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Streaming Video & Net Neutrality

By 21 October 2010 3 Comments

According to Sandvine, via Connected Planet, “Netflix video streaming traffic already accounts for more than 20 percent of the downstream traffic in the U.S. between the peak usage hours of 8 p.m. to 10 p.m.”

This provides an opportunity for advocates of Net Neutrality to get real about how they would treat specific business practices, in accord with my view that airy abstraction is the curse of this policy debate. Should carriers be allowed to charge Netflix (or their subscribers) a premium for delivery during these hours? Grant a discount for off-peak use?

It is an axiom of network economics that an effort to support capacity necessary to meet peak use can increase the costs to everyone, and that shifting the temporal demand curve can benefit everyone. That is why the D.C. Metro charges more during rush hour, and why movie theaters have matinee prices.

The Internet problem will become even more acute as the number of mobile devices increases and everyone wants to use scarce spectrum at the same time.

Another specific: “The Sandvine report also noted that peer-to-peer traffic, which the company previously highlighted as the dominant bandwidth force on the Internet, has evolved to include more live peer-to-peer video and TV streaming through services like PPLive, PPStream, StreamTorrent and others. ‘Peer-to-peer is very dominant in Asia now, and it’s starting to grow elsewhere,’ [Sandvine CEO] Caputo said. ‘The upstream bandwidth demands will be higher for this live traffic.’ ”

As George Ou points out regularly, P2P creates many bandwidth problems for other users. As far as I can tell, it is also used almost exclusively for unauthorized downloading of copyrighted content. So do Net Neutrality principles forbid carriers to take any action to discourage it? Again, specific discussion would be in order.

By the way — I don’t know what the NN advocates would say about temporal price discrimination, largely because the definition of NN is vague. I am pretty sure that would oppose any effort to diminish P2P, since the most vigorous advocates of NN, such as Free Press, also want to discourage protection of content.

Connected Planet is running a virtual forum on telecom next Tuesday — this issue might furnish some useful discussion fodder.


  • George Ou said:

    “Should carriers be allowed to charge Netflix (or their subscribers) a premium for delivery during these hours? Grant a discount for off-peak use?”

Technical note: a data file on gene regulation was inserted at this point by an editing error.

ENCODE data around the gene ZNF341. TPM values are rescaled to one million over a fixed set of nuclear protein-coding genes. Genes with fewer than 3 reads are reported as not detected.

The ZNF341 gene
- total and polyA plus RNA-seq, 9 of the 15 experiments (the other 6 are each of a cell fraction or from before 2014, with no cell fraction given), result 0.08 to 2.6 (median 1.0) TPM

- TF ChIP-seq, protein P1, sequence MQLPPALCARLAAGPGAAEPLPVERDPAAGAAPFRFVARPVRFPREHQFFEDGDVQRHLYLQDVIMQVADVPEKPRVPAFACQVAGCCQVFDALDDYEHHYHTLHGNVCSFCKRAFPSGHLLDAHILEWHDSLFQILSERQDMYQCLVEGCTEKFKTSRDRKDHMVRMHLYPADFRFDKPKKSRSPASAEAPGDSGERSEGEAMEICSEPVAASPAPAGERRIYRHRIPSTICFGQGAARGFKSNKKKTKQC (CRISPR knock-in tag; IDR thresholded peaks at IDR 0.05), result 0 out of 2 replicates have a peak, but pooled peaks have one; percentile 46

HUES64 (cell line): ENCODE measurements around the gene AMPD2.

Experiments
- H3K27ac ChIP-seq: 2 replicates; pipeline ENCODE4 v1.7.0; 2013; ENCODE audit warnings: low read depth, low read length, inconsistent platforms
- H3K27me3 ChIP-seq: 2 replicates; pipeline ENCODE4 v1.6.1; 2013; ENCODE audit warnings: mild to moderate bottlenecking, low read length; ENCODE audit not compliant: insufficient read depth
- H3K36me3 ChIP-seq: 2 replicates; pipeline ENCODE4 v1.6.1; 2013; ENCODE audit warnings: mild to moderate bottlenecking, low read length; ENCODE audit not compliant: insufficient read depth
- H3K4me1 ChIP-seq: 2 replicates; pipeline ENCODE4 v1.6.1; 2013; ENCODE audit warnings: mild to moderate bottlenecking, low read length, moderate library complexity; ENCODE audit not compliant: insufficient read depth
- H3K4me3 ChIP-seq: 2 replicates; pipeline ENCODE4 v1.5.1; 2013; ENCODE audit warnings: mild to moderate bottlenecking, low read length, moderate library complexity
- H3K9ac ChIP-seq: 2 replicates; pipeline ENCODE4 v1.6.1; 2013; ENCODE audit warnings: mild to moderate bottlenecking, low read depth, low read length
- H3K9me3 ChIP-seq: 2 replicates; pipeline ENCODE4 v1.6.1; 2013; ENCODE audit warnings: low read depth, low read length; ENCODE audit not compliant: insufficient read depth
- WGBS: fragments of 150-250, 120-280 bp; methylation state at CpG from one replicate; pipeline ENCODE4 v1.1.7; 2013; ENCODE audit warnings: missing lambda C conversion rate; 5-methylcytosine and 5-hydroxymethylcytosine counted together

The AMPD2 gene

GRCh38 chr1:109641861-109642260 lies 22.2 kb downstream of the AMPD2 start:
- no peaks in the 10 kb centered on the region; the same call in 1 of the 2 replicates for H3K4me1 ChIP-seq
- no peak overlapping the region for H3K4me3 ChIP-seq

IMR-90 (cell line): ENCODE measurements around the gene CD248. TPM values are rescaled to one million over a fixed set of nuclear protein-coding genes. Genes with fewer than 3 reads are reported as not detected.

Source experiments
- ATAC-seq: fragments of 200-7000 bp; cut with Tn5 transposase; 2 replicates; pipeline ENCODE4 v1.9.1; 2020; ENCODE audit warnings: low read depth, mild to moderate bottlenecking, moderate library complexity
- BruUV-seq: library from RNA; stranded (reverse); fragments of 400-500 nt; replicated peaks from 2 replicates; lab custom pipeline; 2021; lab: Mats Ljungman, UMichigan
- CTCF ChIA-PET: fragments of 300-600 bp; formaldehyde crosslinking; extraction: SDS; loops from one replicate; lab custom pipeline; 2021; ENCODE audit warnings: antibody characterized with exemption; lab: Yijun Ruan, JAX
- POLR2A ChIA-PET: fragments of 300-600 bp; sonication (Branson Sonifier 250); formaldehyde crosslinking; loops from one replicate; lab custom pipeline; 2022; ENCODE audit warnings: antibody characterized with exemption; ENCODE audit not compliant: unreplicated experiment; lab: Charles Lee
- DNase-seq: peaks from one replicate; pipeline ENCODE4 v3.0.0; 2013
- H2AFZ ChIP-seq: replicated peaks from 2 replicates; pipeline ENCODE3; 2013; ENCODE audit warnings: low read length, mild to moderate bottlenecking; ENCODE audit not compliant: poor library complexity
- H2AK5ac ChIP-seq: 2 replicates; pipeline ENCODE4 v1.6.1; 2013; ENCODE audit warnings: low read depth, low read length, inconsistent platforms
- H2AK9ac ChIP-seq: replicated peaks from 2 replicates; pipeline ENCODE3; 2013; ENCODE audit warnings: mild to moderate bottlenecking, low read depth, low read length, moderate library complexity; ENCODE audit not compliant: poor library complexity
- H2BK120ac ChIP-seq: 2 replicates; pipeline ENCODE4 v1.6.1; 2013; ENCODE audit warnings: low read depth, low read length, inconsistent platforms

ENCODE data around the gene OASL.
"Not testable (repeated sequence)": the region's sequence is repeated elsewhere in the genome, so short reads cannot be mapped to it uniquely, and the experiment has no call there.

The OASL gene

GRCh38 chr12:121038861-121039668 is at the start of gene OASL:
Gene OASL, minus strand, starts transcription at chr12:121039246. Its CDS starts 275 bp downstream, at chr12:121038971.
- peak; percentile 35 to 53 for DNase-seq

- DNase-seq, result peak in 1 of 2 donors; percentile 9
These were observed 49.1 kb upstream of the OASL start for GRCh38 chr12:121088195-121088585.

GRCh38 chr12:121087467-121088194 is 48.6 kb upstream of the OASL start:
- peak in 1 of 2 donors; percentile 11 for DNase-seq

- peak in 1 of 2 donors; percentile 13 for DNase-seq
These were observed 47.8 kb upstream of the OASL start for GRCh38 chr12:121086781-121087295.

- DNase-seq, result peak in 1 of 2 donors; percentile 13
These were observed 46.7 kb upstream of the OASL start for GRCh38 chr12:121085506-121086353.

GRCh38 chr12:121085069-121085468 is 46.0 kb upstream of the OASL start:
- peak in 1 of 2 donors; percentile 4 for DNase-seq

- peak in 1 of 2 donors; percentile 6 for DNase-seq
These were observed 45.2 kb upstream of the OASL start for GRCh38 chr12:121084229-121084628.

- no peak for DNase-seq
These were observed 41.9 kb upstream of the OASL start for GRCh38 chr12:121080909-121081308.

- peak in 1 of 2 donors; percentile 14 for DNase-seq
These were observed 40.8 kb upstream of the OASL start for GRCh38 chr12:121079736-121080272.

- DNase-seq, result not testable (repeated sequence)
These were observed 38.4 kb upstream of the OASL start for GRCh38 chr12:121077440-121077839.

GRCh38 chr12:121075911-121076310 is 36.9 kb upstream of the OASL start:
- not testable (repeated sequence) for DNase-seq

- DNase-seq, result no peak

Carriers cannot charge Netflix a dime based on their existing contractual peering obligations. I’m not even talking about what the FCC or congress would do to them if they tried to levy a forceful terminating tariff. The peering obligations would require that they deliver all legitimate traffic (excluding malicious attack payloads) on a best effort basis.

    Now of course the ISP can offer a more attractive delivery service with price and performance characteristics that services like Netflix want to use.

    Ultimately, it wouldn’t matter if Netflix was consuming 90% of the data during peak hours if that’s what people want to use their broadband service for. The ISP should certainly be able to manage the traffic fairly such that other subscribers and other applications can get a fair share of the capacity if they so choose. But if the users are choosing to use only Netflix and/or only YouTube, then the network could be 100% used by Netflix and YouTube and the ISP shouldn’t do anything about it.

    ISPs are already charging or exchanging for the peering which pays for the traffic coming from the servers. That’s why they aren’t entitled to charge more. The broadband subscribers also pays their end of the connection, but only on a current best effort basis. Where the ISP can and should be allowed to charge more is for better than best effort service to either the content/application side or the subscriber side.

  • Andy C. said:

    George — If Netflix users do ramp up their streaming usage considerably (particularly for HD), there’s a reasonable scenario where current network capacity will not be adequate–and therefore, “best efforts” will not be adequate.

    Wouldn’t the next move for carriers then be to increase capacity, but only for their preferenced product; i.e., “a more attractive delivery service with price and performance characteristics that services like Netflix want to use.” Netflix would then need to pay for this service, or risk losing customers.

    Isn’t this a way for the carriers to circumvent their current contractual peering obligations, effectively eliminating net neutrality restrictions?

  • George Ou said:


    ISPs can leave their transit connections unupgraded, but that’s risky because users will start complaining if they risk losing them. In reality, network carriers do frequent and expensive upgrades (on the order of billions of dollars a year for large carriers like AT&T).

    Comcast doesn’t have as deep a backbone network from my understanding, but it can’t be bad either. They do encourage paid peering which costs content providers less than the transit they’re already paying and with much better performance characteristics. This is not illegal, it doesn’t violate their existing peering agreements, and I there is no such thing as “net neutrality restrictions”.